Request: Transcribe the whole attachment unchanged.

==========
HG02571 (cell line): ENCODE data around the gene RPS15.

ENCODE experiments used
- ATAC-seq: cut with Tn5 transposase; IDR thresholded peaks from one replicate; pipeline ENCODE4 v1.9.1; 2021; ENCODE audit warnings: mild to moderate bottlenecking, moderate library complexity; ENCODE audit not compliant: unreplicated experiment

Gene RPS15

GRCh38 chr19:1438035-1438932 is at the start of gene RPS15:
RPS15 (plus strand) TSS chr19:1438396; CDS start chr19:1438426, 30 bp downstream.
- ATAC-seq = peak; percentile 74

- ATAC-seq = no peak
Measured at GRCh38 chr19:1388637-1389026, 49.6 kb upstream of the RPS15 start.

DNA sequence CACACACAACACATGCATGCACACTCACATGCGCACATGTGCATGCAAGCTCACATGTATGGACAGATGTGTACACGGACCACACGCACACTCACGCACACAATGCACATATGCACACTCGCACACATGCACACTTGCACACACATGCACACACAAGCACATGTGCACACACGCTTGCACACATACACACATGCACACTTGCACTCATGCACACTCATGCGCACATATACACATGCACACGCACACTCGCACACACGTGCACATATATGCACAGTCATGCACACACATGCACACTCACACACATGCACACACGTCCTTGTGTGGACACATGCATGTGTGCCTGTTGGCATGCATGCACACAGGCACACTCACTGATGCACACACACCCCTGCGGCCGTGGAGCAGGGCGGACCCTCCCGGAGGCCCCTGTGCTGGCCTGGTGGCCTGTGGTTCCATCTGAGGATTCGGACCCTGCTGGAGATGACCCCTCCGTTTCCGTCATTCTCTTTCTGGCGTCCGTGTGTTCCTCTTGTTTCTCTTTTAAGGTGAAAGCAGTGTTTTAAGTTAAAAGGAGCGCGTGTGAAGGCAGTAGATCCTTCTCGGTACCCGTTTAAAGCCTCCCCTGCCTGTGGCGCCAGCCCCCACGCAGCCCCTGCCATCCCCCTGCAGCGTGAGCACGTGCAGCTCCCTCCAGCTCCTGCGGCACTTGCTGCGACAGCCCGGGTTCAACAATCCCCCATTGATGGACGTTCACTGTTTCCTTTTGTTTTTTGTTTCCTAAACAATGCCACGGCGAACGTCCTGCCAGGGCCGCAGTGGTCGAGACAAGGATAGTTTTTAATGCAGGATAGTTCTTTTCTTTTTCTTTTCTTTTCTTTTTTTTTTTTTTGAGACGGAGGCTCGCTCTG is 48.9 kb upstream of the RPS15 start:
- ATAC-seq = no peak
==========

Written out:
HG02571 (cell line): ENCODE data around the gene RPS15.

ENCODE experiments used
- ATAC-seq: cut with Tn5 transposase; IDR thresholded peaks from one replicate; pipeline ENCODE4 v1.9.1; 2021; ENCODE audit warnings: mild to moderate bottlenecking, moderate library complexity; ENCODE audit not compliant: unreplicated experiment

Gene RPS15

GRCh38 chr19:1438035-1438932 is at the start of gene RPS15:
RPS15 (plus strand) TSS chr19:1438396; CDS start chr19:1438426, 30 bp downstream.
- ATAC-seq = peak; percentile 74

- ATAC-seq = no peak
Measured at GRCh38 chr19:1388637-1389026, 49.6 kb upstream of the RPS15 start.

DNA sequence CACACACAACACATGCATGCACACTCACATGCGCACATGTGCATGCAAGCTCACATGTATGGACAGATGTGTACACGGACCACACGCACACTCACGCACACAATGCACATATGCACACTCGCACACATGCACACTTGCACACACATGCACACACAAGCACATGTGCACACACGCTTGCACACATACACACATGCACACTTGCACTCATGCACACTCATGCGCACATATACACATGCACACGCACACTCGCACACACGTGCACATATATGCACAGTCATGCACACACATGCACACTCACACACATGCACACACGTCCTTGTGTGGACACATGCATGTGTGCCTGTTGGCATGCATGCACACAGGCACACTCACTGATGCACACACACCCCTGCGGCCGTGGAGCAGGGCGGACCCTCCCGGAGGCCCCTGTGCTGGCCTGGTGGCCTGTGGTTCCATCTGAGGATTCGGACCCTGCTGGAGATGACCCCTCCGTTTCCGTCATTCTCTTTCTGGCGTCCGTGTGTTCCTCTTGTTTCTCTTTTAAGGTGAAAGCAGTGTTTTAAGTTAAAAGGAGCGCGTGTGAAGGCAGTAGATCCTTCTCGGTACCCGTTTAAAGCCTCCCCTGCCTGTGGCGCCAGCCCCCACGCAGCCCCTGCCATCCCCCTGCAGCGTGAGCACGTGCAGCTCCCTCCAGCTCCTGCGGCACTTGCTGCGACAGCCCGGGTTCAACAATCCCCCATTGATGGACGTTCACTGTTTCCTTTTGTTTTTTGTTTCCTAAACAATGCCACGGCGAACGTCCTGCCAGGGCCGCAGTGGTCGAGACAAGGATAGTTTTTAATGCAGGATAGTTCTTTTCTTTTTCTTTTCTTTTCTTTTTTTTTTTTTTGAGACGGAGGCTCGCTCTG is 48.9 kb upstream of the RPS15 start:
- ATAC-seq = no peak